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Daniel Barenboim and Radu Lupu

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DANIEL BARENBOIM AND RADU LUPU

Fifty years ago, at age seven, Daniel Barenboim made his professional debut in his native Buenos Aires, and for the golden anniversary of that occasion he's holding a series of concerts, here and at Carnegie Hall, with old friends and longtime collaborators. Last Sunday he played Symphony Center with an all-star lineup that included Itzhak Perlman, Pinchas Zukerman, and Yo-Yo Ma--a show that sold out months ago, before many of his fans even learned it was happening. But at press time tickets were still available for a pair of concerts this weekend: a duo recital on Friday with Romanian pianist Radu Lupu and a solo outing on Sunday. The solo recital's eclectic program consists of pieces by Liszt, Schoenberg, and Albeniz, and as a pianist Barenboim is especially compelling when he plays alone, unfettered by another strong ego. But my pick is the Friday show, for its all-Schubert bill: Variations on an Original Theme in A-flat, Fantasia in F Minor, and the Sonata in C, or "Grand Duo." Barenboim and Lupu have played some of Schubert's piano duets together already--in fact, they recorded the Variations and the Sonata for a 1997 Teldec CD--so they're certain to be in sync here, their decades of friendship coloring the give-and-take so vital to the music. Barenboim hasn't won everyone over as conductor of the Chicago Symphony Orchestra--his penchant for springing new tempos and dynamics on his players, for instance, has cast some doubt on his interpretive acumen--but in more intimate settings his mercurial bent often produces fascinating results. Lupu, a late bloomer relative to his partner here, made his debut at age 12; his personality isn't as forceful as Barenboim's, but his playing is always graceful and thoughtful--he's an especially sensitive interpreter of Schubert, and can make every melodic statement as memorable as a beautiful song. Friday, November 24, 8 PM, and Sunday, November 26, 3 PM, Orchestra Hall, Symphony Center, 220 S. Michigan; 312-551-1414.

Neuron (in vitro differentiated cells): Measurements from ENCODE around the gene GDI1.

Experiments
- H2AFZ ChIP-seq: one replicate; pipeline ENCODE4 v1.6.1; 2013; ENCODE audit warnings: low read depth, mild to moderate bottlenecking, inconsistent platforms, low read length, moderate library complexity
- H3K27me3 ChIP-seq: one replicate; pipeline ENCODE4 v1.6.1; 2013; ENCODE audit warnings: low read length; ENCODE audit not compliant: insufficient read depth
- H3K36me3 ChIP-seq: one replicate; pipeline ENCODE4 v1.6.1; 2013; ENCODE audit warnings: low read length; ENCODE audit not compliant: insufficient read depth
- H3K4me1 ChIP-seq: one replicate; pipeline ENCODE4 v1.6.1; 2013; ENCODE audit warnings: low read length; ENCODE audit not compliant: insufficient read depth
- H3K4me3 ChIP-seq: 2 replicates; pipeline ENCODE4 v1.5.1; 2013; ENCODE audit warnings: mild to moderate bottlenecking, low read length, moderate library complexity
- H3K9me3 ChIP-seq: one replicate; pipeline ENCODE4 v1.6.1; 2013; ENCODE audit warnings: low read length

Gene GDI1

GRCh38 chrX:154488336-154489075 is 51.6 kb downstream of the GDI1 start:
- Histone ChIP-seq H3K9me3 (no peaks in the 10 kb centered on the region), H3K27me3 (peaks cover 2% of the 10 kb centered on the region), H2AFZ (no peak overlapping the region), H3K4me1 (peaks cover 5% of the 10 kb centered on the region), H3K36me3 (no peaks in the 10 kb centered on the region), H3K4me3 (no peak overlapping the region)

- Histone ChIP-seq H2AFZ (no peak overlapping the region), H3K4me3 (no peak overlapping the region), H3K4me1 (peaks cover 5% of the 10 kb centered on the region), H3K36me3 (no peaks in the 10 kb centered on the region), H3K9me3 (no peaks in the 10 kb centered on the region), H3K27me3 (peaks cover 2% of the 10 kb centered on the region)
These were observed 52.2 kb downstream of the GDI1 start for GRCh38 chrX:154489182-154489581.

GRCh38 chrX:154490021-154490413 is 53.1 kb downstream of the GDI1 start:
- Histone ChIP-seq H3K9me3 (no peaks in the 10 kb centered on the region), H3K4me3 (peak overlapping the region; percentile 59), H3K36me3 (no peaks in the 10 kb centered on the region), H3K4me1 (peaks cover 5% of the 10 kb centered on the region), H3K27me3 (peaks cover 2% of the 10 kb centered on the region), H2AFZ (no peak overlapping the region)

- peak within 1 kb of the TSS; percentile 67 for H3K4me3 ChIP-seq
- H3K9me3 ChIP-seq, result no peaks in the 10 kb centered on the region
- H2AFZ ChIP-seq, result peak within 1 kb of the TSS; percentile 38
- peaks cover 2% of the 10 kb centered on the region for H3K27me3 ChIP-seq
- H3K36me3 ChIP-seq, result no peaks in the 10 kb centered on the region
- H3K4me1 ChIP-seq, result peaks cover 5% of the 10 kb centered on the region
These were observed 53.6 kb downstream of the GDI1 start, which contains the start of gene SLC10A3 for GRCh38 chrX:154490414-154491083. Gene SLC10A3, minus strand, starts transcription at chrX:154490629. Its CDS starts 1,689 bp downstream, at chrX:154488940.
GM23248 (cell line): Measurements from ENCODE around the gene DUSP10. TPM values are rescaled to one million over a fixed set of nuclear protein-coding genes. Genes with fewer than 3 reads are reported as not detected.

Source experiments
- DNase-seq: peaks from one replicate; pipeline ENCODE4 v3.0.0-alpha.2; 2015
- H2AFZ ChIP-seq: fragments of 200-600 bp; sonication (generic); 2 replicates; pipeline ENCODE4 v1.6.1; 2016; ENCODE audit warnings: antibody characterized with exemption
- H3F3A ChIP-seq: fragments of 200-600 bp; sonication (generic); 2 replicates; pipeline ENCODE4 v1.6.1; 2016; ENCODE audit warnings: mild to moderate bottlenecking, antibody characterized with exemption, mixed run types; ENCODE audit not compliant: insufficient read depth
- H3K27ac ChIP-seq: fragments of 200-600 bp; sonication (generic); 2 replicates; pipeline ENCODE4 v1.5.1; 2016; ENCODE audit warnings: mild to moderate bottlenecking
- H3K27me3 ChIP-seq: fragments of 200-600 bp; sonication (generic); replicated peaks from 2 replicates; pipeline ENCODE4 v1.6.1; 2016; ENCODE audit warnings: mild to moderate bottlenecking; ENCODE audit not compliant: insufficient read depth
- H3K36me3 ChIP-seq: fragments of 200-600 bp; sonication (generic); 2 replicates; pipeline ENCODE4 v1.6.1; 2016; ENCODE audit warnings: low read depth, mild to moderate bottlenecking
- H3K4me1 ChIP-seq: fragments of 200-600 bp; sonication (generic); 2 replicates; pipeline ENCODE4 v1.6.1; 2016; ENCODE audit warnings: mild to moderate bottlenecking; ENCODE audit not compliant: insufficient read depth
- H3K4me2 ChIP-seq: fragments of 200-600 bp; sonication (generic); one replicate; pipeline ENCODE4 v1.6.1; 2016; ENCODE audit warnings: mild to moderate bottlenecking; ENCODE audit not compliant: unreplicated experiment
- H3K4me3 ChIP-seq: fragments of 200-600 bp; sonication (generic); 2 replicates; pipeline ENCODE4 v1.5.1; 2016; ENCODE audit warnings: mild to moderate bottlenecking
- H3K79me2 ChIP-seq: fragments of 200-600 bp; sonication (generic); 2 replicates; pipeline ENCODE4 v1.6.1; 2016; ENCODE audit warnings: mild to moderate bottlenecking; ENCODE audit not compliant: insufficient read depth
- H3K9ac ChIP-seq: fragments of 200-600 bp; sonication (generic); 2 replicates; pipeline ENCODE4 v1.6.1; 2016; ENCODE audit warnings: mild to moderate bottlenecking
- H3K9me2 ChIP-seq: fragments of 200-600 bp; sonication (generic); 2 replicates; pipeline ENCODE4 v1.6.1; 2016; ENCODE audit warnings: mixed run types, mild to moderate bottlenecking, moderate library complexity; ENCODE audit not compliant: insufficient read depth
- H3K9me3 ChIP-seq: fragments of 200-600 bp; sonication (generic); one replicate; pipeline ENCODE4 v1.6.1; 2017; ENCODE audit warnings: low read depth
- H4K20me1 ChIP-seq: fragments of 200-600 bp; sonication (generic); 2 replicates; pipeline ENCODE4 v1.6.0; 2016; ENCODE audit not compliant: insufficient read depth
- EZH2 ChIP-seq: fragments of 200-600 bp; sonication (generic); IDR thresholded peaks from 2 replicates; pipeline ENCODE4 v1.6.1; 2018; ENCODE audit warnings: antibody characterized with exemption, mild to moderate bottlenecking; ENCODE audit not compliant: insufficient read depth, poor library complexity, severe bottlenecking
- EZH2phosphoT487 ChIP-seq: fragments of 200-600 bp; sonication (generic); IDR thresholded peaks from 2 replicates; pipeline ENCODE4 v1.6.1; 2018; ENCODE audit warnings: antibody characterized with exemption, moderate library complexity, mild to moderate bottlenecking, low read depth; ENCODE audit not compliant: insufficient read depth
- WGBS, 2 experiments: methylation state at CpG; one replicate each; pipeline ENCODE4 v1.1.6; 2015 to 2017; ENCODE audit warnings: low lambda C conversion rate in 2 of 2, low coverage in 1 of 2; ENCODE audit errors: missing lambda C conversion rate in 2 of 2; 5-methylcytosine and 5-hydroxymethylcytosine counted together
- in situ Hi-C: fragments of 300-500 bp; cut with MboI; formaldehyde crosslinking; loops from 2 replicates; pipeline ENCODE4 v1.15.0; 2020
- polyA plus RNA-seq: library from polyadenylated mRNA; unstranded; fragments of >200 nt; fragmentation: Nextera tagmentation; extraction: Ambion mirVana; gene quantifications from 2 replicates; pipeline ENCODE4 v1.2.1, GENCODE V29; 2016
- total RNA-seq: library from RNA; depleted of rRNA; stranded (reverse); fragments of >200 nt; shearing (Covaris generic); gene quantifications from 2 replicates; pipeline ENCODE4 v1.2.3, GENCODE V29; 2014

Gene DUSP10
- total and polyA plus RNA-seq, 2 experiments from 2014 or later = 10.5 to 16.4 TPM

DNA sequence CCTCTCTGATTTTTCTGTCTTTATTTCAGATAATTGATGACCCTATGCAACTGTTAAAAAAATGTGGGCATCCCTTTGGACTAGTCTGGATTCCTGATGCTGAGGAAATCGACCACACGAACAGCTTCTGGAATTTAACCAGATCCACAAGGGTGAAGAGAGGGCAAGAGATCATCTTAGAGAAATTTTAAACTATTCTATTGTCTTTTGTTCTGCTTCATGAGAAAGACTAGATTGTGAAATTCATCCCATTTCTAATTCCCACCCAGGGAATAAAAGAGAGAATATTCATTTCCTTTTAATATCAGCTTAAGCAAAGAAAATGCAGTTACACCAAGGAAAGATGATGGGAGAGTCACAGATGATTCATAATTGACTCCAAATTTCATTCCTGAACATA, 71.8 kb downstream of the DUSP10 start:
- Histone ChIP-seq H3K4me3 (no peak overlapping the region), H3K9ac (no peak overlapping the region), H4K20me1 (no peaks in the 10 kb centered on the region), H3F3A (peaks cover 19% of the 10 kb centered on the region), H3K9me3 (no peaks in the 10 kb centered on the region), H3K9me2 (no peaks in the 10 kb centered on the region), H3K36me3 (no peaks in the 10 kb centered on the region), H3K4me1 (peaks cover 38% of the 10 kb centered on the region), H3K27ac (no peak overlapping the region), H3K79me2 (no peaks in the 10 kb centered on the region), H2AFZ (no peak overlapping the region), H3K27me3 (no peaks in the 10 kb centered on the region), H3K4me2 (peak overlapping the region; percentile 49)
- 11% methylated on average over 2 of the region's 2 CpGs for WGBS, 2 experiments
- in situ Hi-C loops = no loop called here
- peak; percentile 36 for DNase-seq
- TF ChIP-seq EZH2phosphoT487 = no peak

TED SHEN

Art accompanying story in printed newspaper (not available in this archive): photo/Mary Robert.

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